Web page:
Resilient biomass-derived hydrogel with tailored topography for highly efficient and long-term solar evaporation of high-salinity brine†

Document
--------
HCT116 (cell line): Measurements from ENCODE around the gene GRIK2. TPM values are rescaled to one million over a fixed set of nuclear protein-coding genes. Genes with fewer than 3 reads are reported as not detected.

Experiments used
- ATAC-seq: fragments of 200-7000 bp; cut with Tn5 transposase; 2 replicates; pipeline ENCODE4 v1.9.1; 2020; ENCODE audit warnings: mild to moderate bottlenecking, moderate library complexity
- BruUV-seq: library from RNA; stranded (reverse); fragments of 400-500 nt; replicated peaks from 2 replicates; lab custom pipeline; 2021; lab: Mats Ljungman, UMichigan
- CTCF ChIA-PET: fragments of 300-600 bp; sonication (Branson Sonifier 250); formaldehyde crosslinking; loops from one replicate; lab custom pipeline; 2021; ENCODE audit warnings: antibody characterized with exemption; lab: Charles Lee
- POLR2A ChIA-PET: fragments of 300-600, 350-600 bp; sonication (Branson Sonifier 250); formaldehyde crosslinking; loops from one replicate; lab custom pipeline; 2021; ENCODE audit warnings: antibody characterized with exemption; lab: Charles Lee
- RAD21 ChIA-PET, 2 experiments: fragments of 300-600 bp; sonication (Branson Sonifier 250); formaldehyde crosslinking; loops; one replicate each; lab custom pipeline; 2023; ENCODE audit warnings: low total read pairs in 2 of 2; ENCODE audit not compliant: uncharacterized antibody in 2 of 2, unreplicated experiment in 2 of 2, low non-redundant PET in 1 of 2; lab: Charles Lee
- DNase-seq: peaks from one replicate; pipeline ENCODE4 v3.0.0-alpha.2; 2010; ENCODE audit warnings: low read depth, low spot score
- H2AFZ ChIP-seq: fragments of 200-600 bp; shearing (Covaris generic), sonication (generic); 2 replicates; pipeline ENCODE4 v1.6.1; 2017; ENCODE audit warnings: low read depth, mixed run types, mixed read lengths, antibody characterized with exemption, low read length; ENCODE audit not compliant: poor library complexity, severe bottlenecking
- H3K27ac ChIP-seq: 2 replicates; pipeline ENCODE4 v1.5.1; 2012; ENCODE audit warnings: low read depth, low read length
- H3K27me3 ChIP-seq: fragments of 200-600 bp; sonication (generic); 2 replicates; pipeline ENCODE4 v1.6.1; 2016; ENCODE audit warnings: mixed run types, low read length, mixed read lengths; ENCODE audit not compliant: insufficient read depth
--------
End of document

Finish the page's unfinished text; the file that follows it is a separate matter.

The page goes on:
Solar-driven steam generation is an emerging, attractive, and sustainable technology for potential seawater desalination and wastewater purification. Despite the tremendous progress to date, some technological gaps still remain such as the seemingly unavoidable salt accumulation on the solar absorbers and the generally costly and delicate nanostructures. Here, a cost-effective biomass-derived hydrogel with rationally architected sponge-like skeletons is fabricated through a facile and scalable foaming-polymerization strategy. With advantageous features of organic-polymer chains, inorganic-particles and hierarchical bubble templates, the constructed hydrogel exhibits well-interpenetrative channels and unique porous topography with excellent resilience, fast water-transfer and enhanced light-trapping performances, leading to an ultrahigh and long-term stable evaporation rate of 1.77 ± 0.05 kg m−2 h−1 at 1 sun illumination out of high-salinity seawater (25 wt%) over the entire 7 12 h cycles without deterioration. This promising performance outperforms all the pioneering reported low-cost carbon-based solar absorbers for high-salinity desalination. Importantly, the salt accumulation prefers to crystalize around the edges, spatially isolated from the steam generation surface, achieving complete separation between water and solute. This simple technology to turn “waste” biomass to efficient solar-driven evaporators is anticipated to offer new possibilities to continuously and economically produce pure water from seawater and solute recovery.